I recently applied for a teaching aide position at a school for special education. The process was relatively smooth-sailing, since I had a friend who was working there – not only was she my character reference but also my middleman in making enquiries about the school, job scope and application process. The decision to enter special education wasn’t difficult, having had volunteer experiences in interacting with this community via my church’s ministry. It was with a certain level of confidence that I breezed through my applications, until I encountered the section where I had to make my declarations.
“Have you ever suffered, or are suffering from any medical condition, illness, disease or physical impairment?”
I stared at that statement, heart skipping a beat – I’ve written before about my experiences with congenital hydrocephalus. This would be the first time I’d faced the decision of having to make this declaration, with full understanding of its medical implications. I never found myself declaring this on prior occasion because while I was aware of how hydrocephalus had manifested in my life, I had only recently discovered it was a medical condition with documented statistics. Prior to this, while I had some understanding of the mechanics of this condition, I always assumed it was a perinatal fluke. Thus, the lack of declaration was less a decision to “hide my flaws,” and more because I didn’t realize it was a medical condition to be declared.
This may surprise you, but I was keen, and – dare I say it – excited to make this declaration. I knew in doing so I was opening myself up to potential blatant and undeserved discrimination, but I figured should it happen, that would have said volumes more about the organization I was applying for, than my own abilities. In no order, here’s the reasons behind my peculiar enthusiasm:
1. Academic criteria and volunteer portfolio
I had met the academic requirements as stated on the webpage that detailed the criteria for application. There had been no mention I would be required to do any extreme physical activity, where having hydrocephalus would put me at significant disadvantage – such as competitive sports. To my best knowledge of the application criteria, I had more than met the requirements. Furthermore, my experiences of volunteering for my special needs church ministry would have been indicative of my exposure in interacting with this community. Although unspoken, part of me wanted to declare this due to a fierce resolve to prove in spite of congenital hydrocephalus, I can, if given sufficient understanding and opportunity, be as capable as my peers without it.
2. My maiden opportunity at this declaration
The journey of realizing hydrocephalus was a documented medical condition had been like putting together parts of a detective mystery. My well-intentioned parents had kept this from me since childhood – they still have yet to approach me on this – failing to realize not having age-appropriate words to describe this condition was emotionally detrimental to my childhood because I had many experiences of feeling inadequately less-than.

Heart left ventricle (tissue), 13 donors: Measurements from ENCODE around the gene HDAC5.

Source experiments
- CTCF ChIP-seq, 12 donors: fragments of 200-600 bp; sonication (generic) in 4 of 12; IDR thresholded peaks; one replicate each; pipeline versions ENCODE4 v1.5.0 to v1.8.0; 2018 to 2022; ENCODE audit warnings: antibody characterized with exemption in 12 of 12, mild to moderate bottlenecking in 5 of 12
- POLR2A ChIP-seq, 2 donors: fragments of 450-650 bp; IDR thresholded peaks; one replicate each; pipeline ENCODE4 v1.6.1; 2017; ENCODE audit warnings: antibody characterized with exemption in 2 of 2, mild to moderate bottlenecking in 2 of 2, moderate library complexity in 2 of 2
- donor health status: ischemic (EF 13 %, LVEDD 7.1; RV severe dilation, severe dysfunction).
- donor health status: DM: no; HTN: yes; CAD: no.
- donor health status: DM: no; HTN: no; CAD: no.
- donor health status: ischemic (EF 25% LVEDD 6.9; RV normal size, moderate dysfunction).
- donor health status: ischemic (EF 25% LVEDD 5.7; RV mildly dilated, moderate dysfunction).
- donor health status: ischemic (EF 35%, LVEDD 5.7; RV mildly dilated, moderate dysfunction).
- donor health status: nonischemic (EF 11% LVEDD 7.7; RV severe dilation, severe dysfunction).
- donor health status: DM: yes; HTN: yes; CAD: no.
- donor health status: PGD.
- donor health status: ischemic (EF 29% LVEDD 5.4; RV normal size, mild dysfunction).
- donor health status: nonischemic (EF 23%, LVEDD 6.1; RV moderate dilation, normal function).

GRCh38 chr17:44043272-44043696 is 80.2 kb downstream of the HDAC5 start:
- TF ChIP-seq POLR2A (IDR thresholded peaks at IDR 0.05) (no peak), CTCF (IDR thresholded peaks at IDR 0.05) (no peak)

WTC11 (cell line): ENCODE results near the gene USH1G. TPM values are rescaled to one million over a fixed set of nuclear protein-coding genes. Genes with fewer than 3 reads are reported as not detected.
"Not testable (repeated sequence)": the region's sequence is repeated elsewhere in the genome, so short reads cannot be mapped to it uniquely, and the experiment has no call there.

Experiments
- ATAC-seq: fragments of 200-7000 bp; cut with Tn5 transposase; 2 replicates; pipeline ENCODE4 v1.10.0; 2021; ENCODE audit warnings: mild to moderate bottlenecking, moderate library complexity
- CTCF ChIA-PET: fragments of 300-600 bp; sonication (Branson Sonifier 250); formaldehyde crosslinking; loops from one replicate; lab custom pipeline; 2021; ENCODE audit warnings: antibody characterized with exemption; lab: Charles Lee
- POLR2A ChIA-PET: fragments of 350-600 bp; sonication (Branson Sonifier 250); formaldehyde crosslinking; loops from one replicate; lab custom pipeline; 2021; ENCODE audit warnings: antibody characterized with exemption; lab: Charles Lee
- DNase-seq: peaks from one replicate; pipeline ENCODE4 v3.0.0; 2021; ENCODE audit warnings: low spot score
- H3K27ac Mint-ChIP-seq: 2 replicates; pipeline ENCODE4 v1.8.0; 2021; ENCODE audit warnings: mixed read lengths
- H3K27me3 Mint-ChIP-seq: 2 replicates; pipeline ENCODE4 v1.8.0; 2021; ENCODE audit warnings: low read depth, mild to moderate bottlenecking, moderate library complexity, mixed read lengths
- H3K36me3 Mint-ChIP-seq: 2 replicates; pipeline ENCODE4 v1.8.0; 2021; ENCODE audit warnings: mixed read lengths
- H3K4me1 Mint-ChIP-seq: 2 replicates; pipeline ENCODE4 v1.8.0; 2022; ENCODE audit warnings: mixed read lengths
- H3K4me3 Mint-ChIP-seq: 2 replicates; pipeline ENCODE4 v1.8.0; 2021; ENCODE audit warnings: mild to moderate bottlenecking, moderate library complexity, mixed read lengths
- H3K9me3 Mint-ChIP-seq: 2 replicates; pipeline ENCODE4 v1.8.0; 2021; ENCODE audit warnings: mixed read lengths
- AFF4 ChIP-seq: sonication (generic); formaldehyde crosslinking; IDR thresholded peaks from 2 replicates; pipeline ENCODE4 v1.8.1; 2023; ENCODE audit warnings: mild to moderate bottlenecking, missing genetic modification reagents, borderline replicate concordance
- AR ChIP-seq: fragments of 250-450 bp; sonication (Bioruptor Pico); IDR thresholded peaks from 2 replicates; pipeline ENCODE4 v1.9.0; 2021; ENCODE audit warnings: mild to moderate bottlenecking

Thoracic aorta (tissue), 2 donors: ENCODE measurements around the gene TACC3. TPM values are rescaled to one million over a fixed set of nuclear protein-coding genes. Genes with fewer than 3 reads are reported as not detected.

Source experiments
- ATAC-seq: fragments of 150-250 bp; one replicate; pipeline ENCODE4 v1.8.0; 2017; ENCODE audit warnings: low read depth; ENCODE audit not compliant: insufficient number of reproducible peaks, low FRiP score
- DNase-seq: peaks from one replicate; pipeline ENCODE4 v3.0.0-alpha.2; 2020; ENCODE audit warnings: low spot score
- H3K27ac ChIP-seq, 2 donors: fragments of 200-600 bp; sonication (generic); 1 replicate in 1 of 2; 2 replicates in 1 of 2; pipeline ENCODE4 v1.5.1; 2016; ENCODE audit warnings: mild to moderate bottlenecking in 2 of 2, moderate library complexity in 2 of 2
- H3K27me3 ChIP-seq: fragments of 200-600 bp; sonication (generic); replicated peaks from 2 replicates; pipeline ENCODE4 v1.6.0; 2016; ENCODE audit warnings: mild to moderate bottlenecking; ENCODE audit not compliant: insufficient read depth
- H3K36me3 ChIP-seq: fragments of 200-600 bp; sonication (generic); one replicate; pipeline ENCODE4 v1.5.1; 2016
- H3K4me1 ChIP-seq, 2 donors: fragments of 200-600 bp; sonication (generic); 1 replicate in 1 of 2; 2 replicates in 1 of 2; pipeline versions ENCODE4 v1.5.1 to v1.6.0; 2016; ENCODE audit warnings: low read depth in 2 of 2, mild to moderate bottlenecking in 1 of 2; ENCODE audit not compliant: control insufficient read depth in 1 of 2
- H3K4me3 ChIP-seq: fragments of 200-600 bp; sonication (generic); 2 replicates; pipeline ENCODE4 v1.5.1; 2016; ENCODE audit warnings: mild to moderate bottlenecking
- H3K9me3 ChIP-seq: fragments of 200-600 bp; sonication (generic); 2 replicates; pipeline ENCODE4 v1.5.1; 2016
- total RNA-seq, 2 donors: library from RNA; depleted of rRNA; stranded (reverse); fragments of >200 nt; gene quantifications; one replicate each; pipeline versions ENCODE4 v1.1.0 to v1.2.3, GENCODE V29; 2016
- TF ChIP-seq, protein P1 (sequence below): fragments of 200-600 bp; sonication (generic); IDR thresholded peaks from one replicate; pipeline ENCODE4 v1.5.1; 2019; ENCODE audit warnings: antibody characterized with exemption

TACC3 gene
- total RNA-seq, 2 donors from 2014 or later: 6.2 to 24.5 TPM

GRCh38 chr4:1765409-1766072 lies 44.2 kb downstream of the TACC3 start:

Hence, having the opportunity and autonomy to make this medical declaration was oddly empowering – I could finally take a stand to disclose as much or as little about the condition as I deemed fit, without a third party making such decisions for me. Weird as it sounds, I think it’s something one has to experience to understand how it feels.
3. For understanding – to minimize speculation
In various parts of my life, strangely more in adulthood, I have had people try to speculate what might be “wrong” with me or the condition I might be coping with. While I empathize with the awkwardness they might face when encountering my physical limitations, I didn’t, and still don’t think, it is nice for people to make speculations on matters they don’t know.
At the school where I previously taught, I once overheard a conversation where a colleague described me to another as “the one who limps.” On another occasion, a different colleague made snarky remarks on how, because of the way I walked, she was “concerned” I would be “victimized” by one of the meaner students we both taught. In honesty, I felt that comment was poorly veiled false empathy because she seemed to harp more on how I was different, than why she was concerned for me.
It was hence a natural decision to put forth a declaration to the relevant authorities – so the people for whom this information is essential, can make appropriate decisions about my job scope. It would also be beneficial to have someone at work know the truth of my condition, rather than to have everyone speculate about things they were unfamiliar with.
Having calculated the risks, I made the declaration for my congenital hydrocephalus, complete with the medical insurance letter to validate coverage for it.
While I maintain such decisions should be made with extreme caution, I think in this case it worked out to my advantage. My interviewer, the school principal, said she appreciated my upfront honesty on the matter. With this knowledge, she would be keen to place me in areas of aesthetics involvement, rather than sports co-curricular activities.
I have yet to receive a confirmed offer for the job, in part owing to the relevant paperwork and administrative matters relating to my previous work in mainstream education. Watch this space for updates!
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